The paper raises the question of whether IHL or IHRL should govern the conduct of hostilities for six types of non-international and international armed conflicts (NIACs and IACs). One of two characteristics distinguishes them from confrontations that do not count as armed conflicts: either the intensity of hostilities or a state’s (non-authorised) use of armed force outside its own territory. The paper analyses how the intensity and territorial scope of hostilities affect the epistemic and volitional context of decision-making on the battlefield and thereby IHRL’s and IHL’s respective ability to discharge the law’s two moral tasks.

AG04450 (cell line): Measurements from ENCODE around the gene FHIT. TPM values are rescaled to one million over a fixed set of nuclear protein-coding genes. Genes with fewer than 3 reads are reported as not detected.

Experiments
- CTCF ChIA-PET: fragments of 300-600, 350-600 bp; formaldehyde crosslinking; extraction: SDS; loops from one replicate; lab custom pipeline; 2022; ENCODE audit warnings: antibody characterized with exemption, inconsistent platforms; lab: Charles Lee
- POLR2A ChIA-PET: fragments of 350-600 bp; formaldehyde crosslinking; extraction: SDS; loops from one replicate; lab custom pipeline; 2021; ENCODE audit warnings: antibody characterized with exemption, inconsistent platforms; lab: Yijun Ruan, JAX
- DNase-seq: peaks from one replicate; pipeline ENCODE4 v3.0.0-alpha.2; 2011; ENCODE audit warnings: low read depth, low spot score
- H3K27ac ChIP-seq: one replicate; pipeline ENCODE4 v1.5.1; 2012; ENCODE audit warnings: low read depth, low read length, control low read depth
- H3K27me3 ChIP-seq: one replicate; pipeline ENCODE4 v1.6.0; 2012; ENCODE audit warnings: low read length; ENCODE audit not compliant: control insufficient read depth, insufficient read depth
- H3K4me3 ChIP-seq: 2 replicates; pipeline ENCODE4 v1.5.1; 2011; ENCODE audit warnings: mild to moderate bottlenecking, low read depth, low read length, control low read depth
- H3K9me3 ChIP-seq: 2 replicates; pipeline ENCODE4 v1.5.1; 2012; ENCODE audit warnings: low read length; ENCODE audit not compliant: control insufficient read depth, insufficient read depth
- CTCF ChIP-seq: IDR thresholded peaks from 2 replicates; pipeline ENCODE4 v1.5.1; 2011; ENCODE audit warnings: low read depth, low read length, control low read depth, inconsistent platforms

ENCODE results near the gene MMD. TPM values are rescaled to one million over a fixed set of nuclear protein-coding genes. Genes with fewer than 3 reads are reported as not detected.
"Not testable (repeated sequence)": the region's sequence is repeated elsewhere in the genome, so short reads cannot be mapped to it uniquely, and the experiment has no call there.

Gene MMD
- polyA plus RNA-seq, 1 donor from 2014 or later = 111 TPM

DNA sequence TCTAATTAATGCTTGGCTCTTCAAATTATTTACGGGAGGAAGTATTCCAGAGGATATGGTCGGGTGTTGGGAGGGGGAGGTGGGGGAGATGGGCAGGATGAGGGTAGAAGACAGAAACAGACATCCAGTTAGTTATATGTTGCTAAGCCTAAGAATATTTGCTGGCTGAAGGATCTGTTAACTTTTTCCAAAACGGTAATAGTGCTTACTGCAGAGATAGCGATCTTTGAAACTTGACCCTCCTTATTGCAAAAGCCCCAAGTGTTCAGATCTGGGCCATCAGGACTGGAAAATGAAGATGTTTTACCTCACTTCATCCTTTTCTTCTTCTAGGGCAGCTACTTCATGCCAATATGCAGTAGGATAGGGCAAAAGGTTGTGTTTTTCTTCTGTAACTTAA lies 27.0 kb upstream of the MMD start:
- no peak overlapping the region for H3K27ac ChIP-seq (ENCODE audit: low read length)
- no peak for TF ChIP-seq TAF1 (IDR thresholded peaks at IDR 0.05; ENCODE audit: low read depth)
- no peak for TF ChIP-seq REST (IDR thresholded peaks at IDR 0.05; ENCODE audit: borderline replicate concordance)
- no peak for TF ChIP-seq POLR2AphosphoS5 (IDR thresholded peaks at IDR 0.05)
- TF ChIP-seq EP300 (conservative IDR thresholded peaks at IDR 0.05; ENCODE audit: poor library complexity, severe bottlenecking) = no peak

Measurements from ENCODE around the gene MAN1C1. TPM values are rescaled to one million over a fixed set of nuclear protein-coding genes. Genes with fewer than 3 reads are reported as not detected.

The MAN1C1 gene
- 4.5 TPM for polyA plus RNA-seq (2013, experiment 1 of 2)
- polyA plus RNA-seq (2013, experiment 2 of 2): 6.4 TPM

This analysis leads to the following proposal for a moral division of labour between IHRL and IHL: As the morally prima facie better law IHRL should govern the conduct of hostilities in law enforcement operations. In non-protracted IACs, ‘symmetrical IHRL’ – applied as if both parties had a lawful aim - should govern the permissibility of killing. Above the threshold of intensity at which hostilities count as protracted, hence during NIACs and protracted IACs, we face a choice between affording individuals a guide towards what is typically the course of action that conforms to their moral obligations (task one) and reducing individual rights violations in the outcome of warfare (task two). ‘Symmetrical IHRL’ better discharges task one; IHL better discharges task two. It depends on the relative moral costs of prioritizing one task over the other, which body of law should prevail. I argue that IHL currently offers a better, but far from morally ideal law for governing the permissibility of killing during the conduct of hostilities, once these hostilities reach the crucial threshold of being protracted. From a moral point of view, IHL should therefore displace IHRL and govern, on its own, the conduct of hostilities during NIACs and protracted IACs.